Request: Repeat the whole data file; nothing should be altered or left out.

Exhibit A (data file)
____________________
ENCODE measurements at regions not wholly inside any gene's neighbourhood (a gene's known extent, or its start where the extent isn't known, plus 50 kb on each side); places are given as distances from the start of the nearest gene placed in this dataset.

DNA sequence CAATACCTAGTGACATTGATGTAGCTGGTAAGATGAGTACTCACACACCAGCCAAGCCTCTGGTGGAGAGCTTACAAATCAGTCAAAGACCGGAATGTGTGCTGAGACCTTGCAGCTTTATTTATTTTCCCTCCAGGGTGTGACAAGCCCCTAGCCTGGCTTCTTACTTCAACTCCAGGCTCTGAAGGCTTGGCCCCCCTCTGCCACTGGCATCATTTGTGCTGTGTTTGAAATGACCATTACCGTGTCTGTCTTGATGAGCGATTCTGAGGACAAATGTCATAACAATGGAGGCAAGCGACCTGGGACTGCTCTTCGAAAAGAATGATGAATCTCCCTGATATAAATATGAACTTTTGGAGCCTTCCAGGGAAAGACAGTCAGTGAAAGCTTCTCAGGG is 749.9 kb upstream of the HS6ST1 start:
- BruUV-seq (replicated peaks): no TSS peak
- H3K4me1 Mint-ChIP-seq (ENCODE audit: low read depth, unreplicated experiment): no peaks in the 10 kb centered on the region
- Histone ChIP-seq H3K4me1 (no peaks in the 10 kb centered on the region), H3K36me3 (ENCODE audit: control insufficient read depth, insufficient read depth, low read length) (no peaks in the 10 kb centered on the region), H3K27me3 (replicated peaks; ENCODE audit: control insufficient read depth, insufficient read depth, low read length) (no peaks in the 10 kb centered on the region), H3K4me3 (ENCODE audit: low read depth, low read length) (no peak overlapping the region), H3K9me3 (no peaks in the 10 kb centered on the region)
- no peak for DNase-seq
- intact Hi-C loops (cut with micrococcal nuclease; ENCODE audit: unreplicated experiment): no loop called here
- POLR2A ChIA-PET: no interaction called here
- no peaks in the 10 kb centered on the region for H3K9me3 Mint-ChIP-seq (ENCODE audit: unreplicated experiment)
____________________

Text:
ENCODE measurements at regions not wholly inside any gene's neighbourhood (a gene's known extent, or its start where the extent isn't known, plus 50 kb on each side); places are given as distances from the start of the nearest gene placed in this dataset.

DNA sequence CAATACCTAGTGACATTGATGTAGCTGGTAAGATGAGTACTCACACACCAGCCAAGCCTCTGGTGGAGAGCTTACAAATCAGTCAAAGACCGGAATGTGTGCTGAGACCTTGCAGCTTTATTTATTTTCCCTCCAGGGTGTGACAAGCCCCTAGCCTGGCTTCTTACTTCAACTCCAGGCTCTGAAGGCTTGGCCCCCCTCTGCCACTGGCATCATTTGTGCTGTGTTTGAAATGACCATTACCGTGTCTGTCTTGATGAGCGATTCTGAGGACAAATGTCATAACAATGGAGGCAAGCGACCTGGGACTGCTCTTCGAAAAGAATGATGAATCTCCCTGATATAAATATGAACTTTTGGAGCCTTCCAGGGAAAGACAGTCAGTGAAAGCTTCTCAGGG is 749.9 kb upstream of the HS6ST1 start:
- BruUV-seq (replicated peaks): no TSS peak
- H3K4me1 Mint-ChIP-seq (ENCODE audit: low read depth, unreplicated experiment): no peaks in the 10 kb centered on the region
- Histone ChIP-seq H3K4me1 (no peaks in the 10 kb centered on the region), H3K36me3 (ENCODE audit: control insufficient read depth, insufficient read depth, low read length) (no peaks in the 10 kb centered on the region), H3K27me3 (replicated peaks; ENCODE audit: control insufficient read depth, insufficient read depth, low read length) (no peaks in the 10 kb centered on the region), H3K4me3 (ENCODE audit: low read depth, low read length) (no peak overlapping the region), H3K9me3 (no peaks in the 10 kb centered on the region)
- no peak for DNase-seq
- intact Hi-C loops (cut with micrococcal nuclease; ENCODE audit: unreplicated experiment): no loop called here
- POLR2A ChIA-PET: no interaction called here
- no peaks in the 10 kb centered on the region for H3K9me3 Mint-ChIP-seq (ENCODE audit: unreplicated experiment)